India and China are currently engaged in a low-intensity opaque war (LIOW), and renewed tension has been reported in recent days along the already troubled Line of Actual Control (LAC). These developments have taken place at the southern bank of the Pangong Tso and New Delhi has charged Beijing with attempting a second “provocative action” on August 31, even as talks were being held at the local military commanders’ level.
Pre-emptive action by Indian troops has evidently foiled any further Chinese intrusions. China has displayed lack of sincerity and engaged in deception. The steady build-up of troops and related inventory by both sides is indicative of heightened military tension, with a probability of skirmishes leading to unintended escalation, and a long winter vigil. For India, the monitoring and safeguarding of the claim line along LAC with China will demand a higher level of sustained military presence.
Against this backdrop, Prime Minister (PM) Narendra Modi’s address, at the end of August, on defence manufacturing acquires critical salience, particularly for the candid manner in which the inadequacies and structural flaws of equipping India’s military machine were highlighted. He noted, “It is not hidden from anybody that India has been one of the main defence importers in the world for the last several years. When India became Independent, it had huge capabilities in defence production. There was a well-established 100-year-old ecosystem in defence production in India. Not many countries had the resources and potential of India. But it is unfortunate that not much attention was paid on this issue for several decades. No serious attempts were made. But, the situation is changing now”.
The PM’s statement merits scrutiny in relation to how India will manage the China factor in the long-term from a military perspective. He was right when he referred to a 100-year-old ecosystem since India’s first gunpowder factor was set up in Ishapur (Bengal) in 1787 and a modern rifle factory was established by the British in 1904. Slowly, a defence production base was created in India, but only to serve the imperial interest. During World War II, the Indian contribution was considerable by way of war goods — but they were at the lower end of the spectrum and included ammunition, clothing, footwear, animals, among other items.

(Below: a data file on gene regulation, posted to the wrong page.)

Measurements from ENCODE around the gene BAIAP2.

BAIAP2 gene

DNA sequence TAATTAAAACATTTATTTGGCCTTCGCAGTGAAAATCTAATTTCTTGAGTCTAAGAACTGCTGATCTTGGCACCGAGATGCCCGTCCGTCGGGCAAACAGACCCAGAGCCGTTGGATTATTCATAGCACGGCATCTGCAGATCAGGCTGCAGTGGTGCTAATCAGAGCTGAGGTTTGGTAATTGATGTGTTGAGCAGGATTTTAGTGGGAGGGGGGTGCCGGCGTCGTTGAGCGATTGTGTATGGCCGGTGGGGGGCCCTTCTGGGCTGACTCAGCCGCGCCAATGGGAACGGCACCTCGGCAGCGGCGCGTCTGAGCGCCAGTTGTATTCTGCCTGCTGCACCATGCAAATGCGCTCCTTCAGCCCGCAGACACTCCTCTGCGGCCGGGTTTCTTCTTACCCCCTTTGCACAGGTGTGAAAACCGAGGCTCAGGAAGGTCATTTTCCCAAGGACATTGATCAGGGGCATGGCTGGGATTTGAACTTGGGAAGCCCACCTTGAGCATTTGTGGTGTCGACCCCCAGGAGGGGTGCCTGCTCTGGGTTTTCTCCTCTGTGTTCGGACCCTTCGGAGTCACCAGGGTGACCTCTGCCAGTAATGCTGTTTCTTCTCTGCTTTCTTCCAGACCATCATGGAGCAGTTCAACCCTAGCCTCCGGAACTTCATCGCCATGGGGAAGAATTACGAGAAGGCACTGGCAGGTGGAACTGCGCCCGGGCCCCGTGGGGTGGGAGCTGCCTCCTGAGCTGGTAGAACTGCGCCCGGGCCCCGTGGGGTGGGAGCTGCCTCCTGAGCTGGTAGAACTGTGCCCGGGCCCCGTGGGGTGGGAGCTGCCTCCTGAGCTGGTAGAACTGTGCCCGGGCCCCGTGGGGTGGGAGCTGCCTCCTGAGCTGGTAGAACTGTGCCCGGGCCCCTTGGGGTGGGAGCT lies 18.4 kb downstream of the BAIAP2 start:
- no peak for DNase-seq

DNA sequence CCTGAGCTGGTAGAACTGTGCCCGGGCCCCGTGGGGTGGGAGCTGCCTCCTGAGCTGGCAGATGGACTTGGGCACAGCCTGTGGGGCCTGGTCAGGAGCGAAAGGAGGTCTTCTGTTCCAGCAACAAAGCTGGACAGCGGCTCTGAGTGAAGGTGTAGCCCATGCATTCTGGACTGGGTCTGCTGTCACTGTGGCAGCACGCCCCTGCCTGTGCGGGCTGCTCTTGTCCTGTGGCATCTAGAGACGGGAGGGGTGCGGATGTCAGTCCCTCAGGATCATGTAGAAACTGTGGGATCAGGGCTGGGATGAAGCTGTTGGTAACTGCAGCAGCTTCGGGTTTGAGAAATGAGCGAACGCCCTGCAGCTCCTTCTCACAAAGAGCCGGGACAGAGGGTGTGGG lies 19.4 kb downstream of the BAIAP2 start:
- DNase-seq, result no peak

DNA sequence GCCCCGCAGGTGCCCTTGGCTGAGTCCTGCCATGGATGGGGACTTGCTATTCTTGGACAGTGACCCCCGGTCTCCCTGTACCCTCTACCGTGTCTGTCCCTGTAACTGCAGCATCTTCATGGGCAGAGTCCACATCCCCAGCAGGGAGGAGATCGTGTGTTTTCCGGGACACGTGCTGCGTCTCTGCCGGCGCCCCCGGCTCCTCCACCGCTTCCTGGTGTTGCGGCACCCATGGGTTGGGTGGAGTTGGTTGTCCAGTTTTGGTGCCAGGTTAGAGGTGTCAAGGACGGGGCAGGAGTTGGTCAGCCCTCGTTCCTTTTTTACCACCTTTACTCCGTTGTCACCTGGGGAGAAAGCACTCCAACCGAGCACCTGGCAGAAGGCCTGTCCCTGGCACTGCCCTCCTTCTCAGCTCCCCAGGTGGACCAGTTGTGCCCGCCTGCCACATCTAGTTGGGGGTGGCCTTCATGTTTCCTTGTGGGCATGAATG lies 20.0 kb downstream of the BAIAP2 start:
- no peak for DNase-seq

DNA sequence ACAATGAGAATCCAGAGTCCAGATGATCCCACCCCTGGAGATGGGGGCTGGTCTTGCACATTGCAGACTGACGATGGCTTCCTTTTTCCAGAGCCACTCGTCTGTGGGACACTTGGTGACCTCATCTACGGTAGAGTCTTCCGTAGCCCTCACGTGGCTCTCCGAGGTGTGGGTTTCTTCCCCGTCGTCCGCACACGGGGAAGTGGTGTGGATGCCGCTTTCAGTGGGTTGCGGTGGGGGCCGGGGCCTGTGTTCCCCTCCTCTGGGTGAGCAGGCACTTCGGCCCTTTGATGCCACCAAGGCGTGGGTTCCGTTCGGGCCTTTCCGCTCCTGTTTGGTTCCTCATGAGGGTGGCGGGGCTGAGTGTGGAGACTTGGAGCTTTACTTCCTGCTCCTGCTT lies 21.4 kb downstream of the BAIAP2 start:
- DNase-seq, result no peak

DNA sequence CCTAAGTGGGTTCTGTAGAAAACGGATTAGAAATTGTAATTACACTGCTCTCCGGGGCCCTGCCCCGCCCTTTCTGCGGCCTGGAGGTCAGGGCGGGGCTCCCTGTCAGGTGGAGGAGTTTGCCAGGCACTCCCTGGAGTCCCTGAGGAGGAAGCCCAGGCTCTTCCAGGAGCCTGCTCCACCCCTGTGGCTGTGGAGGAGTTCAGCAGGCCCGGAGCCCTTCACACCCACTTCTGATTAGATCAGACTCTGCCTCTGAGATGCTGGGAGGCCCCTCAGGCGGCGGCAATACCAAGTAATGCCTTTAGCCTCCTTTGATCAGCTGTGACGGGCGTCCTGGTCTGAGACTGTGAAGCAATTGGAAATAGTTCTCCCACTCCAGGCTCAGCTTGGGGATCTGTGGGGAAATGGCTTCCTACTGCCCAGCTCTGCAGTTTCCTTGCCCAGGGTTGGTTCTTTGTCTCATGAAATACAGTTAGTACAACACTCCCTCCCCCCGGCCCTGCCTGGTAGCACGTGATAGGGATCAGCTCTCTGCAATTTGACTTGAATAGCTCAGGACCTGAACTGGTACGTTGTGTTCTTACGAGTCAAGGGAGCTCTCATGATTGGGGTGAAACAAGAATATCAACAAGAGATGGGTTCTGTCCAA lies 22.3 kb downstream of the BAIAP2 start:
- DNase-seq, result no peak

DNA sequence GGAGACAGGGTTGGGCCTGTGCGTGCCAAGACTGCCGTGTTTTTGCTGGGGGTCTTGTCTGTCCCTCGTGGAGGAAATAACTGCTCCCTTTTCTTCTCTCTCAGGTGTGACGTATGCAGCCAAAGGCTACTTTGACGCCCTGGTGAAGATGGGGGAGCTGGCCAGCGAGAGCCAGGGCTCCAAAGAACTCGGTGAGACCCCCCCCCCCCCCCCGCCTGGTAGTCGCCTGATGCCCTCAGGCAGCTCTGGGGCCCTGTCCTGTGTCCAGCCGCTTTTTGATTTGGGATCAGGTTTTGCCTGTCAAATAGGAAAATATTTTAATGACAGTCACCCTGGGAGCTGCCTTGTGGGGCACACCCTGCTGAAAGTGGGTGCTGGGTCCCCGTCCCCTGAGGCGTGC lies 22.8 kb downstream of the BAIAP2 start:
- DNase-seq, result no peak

When the British left India in 1947, this production infrastructure was denuded of its critical human resource and funding; further, it was irrevocably fragmented due to Partition. Lethal stores were destroyed and platforms such as bomber aircraft damaged and rendered non-operational. So the PM’s suggestion that India inherited “huge capabilities” apropos defence production at the time of Independence is not accurate. But the PM was spot on that while India had the potential to build a defence industrial base, it was “unfortunate” that no serious attention was paid to this strand of national capability for decades. The onus for this omission lies with those entrusted with the higher defence management. There has been no dearth of reports and recommendations about how to fix the problem but the under performance of the Indian defence manufacturing ecosystem has been overwhelming.
That India is among the world’s largest importers of arms is a shameful reality, and it is to the PM’s credit that he had acknowledged this fact in his first term (2014) and had sought to enhance the indigenous production of military inventory. However, the empirical truth is that, six years later, the 100-year-old “ecosystem” that the PM referred to has not enabled or nurtured any significant progress in the indigenous design and manufacture of military inventory. The most stark indicator is that India is still floundering with the basic personal weapon for the soldier — the Kalashnikov equivalent — and is dependent on Russia for this item.
Modi 2.0 has another four years to pick up the military equipment gauntlet, and having a full-time defence minister in the seasoned Rajnath Singh is positive. India has to invest in design and research and development in a far more sustained and effective manner, and not succumb to short-term measures such as urgent imports when there is a crisis. This happened in Kargil 1999, and most recently, post-Galwan. The PM has outlined India’s indigenous defence manufacturing challenge with commendable candour. The challenge is to irrigate the ecosystem in a manner that will enable India to acquire the appropriate level of military capability and confidence (atma nirbharata) to deal with the China challenge along the LAC and beyond.
To start with, how about focusing on producing an Indian-designed and manufactured personal weapon that will compare with the best in the world by August 2023? That will be the best symbolic gift for India’s national security, as the nation completes its 75th independence celebrations.
C Uday Bhaskar is director, Society for Policy Studies
The views expressed are personal